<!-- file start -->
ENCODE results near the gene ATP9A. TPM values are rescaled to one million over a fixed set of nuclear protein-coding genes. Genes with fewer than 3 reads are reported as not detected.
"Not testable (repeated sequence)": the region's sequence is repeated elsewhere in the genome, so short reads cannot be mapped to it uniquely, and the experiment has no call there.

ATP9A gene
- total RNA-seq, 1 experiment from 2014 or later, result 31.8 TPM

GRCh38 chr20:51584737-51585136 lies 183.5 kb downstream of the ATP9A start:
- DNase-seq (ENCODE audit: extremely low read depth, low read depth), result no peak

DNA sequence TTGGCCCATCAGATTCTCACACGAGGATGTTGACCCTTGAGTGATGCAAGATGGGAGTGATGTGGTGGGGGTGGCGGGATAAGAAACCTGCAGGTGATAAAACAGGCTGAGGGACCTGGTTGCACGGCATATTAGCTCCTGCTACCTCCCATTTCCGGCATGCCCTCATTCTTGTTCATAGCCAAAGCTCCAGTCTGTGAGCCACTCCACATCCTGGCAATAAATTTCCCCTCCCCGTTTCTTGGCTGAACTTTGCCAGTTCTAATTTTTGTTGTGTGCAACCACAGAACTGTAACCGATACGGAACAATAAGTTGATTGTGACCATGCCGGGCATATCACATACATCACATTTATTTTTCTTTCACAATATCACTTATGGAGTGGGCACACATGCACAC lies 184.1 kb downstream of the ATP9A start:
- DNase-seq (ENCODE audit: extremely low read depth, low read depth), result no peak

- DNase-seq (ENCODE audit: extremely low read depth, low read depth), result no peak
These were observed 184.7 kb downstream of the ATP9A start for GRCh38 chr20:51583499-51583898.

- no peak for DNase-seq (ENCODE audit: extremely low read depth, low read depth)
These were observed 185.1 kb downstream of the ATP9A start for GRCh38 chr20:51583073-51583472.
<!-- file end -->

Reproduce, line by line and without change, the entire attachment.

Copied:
ENCODE results near the gene ATP9A. TPM values are rescaled to one million over a fixed set of nuclear protein-coding genes. Genes with fewer than 3 reads are reported as not detected.
"Not testable (repeated sequence)": the region's sequence is repeated elsewhere in the genome, so short reads cannot be mapped to it uniquely, and the experiment has no call there.

ATP9A gene
- total RNA-seq, 1 experiment from 2014 or later, result 31.8 TPM

GRCh38 chr20:51584737-51585136 lies 183.5 kb downstream of the ATP9A start:
- DNase-seq (ENCODE audit: extremely low read depth, low read depth), result no peak

DNA sequence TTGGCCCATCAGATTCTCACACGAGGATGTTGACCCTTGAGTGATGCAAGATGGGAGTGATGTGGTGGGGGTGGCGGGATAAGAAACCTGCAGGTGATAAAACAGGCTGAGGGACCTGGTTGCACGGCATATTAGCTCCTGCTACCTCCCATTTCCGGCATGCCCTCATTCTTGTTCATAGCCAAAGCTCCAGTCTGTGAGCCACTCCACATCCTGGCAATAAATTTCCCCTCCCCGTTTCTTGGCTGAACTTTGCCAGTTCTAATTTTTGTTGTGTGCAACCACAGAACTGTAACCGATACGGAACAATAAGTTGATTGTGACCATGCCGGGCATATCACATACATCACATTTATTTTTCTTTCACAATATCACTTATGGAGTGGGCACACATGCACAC lies 184.1 kb downstream of the ATP9A start:
- DNase-seq (ENCODE audit: extremely low read depth, low read depth), result no peak

- DNase-seq (ENCODE audit: extremely low read depth, low read depth), result no peak
These were observed 184.7 kb downstream of the ATP9A start for GRCh38 chr20:51583499-51583898.

- no peak for DNase-seq (ENCODE audit: extremely low read depth, low read depth)
These were observed 185.1 kb downstream of the ATP9A start for GRCh38 chr20:51583073-51583472.